‘Bear Dogs’ Fossil Shed New Light On The Evolution Of Dogs

Posted: Oct 12 2016, 12:03am CDT | by , in News | Latest Science News

 

‘Bear Dogs’ Fossil Shed New Light on the Evolution of Dogs
Artist’s impressions of beardog. Credit: Monica Jurik, The Field Museum
 

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The fossil remains found in the drawer of a museum were identified as some of the earliest members of beardog family

Two carnivore fossils that remained hidden in the drawer of a museum for decades have now been identified as the member of a strange extinct group of animals called “bear dogs.” And these fossils of bear dogs can provide more insight into the evolution of canines.

Discovered in Southwestern Texas, the fossil remains of two small carnivores spent 30 years, inconspicuous and ignored, in the fossil collection of The Field Museum of Natural History in Chicago, Illinois. But when revisited, they turned out to be some of the earliest and elusive members of beardogs family. They have now been reclassified and renamed Gustafsonia and Angelarctocyon.

"We've known about these curious little critters for 30 years, but couldn't tell exactly what kind of carnivores they were.”  Lead author Susumu Tomiya, a researcher at The Field Museum said.

The newly classified animals lived 38 to 37 million years ago in what's now Texas and were the size of tiny modern-day dog breed Chihuahua. The finding is surprising because there is no prior evidence that bear dogs inhabited this part of the North America. Moreover, their small sizes are also baffling scientists because some of their decedents were actually large like a bear.

“These are some of the earliest beardogs--they lived 38 to 37 million years ago. By about 15 million years ago, the beardog family had given rise to huge predators bigger than modern lions, but the early members reported in this study were tiny, around the size of a Chihuahua,” said Tomiya.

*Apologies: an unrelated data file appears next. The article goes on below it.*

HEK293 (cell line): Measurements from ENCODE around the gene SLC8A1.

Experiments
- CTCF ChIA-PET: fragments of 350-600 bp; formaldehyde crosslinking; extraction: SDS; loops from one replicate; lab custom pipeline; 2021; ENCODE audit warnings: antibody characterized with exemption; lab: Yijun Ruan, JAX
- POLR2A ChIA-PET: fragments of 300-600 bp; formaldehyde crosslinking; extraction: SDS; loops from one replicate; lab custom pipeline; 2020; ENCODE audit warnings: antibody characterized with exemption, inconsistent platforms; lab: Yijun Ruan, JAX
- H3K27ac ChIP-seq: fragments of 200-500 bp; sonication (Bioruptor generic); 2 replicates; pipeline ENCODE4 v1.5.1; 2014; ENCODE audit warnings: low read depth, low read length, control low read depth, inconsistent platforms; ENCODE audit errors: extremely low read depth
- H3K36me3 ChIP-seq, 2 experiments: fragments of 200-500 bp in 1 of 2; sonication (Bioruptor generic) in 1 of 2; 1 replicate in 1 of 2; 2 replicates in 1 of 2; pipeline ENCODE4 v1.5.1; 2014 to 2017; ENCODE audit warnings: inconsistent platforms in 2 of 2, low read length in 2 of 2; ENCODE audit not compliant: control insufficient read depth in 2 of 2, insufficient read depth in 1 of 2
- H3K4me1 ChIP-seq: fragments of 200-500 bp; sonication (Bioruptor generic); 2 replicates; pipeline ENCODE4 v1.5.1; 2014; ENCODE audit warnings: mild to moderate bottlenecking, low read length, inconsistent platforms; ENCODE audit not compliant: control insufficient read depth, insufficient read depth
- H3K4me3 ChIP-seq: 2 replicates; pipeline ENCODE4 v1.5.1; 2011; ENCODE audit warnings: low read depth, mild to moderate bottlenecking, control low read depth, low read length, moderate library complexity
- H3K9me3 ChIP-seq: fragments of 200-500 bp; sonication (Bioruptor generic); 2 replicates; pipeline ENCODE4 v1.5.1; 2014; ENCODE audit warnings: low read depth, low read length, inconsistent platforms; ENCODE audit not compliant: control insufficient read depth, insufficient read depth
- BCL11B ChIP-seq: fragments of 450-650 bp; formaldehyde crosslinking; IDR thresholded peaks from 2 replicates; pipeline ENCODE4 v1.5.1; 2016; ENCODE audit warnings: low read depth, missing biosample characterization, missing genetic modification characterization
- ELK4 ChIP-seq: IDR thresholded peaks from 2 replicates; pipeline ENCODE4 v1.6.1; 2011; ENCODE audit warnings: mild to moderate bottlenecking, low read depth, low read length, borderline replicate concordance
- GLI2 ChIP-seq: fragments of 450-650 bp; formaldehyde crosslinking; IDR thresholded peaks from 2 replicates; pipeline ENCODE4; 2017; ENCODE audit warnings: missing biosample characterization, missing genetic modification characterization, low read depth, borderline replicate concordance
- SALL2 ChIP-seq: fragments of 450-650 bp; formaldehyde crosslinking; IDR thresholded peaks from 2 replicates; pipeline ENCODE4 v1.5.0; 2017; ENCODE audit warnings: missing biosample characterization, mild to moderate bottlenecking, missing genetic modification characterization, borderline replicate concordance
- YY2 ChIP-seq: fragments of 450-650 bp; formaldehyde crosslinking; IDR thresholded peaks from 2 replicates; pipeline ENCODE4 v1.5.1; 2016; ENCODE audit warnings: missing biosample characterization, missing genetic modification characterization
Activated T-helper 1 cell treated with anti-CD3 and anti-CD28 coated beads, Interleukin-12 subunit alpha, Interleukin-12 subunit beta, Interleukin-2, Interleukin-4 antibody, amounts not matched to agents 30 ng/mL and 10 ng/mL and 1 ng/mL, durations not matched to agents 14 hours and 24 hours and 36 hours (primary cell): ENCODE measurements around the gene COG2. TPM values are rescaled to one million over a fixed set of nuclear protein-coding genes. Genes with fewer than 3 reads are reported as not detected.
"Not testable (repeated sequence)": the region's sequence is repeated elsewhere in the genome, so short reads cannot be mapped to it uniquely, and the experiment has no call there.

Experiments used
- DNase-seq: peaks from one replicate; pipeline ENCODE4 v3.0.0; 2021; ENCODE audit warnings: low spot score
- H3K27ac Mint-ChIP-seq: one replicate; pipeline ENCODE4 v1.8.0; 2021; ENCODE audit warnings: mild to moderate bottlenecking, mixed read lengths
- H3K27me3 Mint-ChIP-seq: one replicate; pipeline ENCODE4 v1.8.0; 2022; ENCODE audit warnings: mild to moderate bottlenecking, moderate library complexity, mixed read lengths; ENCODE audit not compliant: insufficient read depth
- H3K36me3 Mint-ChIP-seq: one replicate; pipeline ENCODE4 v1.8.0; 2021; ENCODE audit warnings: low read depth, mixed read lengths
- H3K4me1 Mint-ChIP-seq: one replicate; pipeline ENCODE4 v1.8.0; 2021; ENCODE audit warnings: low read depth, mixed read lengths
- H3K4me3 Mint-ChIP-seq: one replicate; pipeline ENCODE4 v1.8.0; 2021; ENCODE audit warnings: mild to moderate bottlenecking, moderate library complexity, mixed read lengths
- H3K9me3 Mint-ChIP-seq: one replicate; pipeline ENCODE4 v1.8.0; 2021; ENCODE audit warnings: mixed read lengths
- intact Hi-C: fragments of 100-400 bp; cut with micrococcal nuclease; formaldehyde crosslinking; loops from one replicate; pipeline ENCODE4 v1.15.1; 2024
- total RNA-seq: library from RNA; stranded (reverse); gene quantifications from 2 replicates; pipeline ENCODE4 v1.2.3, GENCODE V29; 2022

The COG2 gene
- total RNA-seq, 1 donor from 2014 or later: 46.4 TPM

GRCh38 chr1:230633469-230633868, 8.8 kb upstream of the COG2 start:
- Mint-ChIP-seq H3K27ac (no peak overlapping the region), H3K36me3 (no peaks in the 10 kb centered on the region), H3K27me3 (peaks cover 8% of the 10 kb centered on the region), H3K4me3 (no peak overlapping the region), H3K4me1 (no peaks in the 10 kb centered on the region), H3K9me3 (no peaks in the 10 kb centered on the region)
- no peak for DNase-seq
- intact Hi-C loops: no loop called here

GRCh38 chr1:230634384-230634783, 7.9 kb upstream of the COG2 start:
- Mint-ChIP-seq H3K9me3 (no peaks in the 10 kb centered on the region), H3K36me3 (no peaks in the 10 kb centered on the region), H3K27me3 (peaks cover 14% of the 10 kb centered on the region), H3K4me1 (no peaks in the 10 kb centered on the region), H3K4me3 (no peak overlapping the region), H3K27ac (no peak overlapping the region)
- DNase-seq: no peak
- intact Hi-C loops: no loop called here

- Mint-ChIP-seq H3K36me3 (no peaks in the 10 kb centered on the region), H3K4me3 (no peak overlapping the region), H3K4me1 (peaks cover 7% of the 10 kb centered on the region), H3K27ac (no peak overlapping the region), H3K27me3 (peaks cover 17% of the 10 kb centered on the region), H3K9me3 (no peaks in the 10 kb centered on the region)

“There are advantages to being bigger--you can take down bigger prey, you have fewer predators and fewer competing carnivores that can steal your food--but there are disadvantages too. Bigger animals require more food and space, and they reproduce more slowly. Larger animals go extinct at higher rates than smaller animals--recent studies suggest that getting bigger may be a dead-end strategy in mammalian carnivores.”

The new discovery could not have been possible without the keen eyes of the researcher Tomiya who spotted the fossil of a small carnivore while walking through The Field Museum’s collections one day and suspected that it might belong to a very different group of carnivores instead of what it was being called previously. Researchers decided to take a closer look at the specimen alongside another fossil carnivore unearthed from the same area of Texas. After analyzing their subtle features, researchers realized that the animals were likely belonged to beardogs from later time periods. Their idea was later confirmed by the detailed 3D scans of the fossils.

The discovery has broader implications relating to the early evolution of beardogs, suggesting that the region of North American might have played an important role in their evolution.

Bear dogs or amphicyonids are distant relatives of many modern-day animals including dogs, bears, wolves, foxes and sea lions and they can provide important clues on the diversification of dogs in particular.

Tomiya explains. “They're equally related to all of the dog relatives alive today--they're not the direct ancestors of modern wolves and bears, but more like their cousins.”

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Hira Bashir covers daily affairs around the world.

 

 

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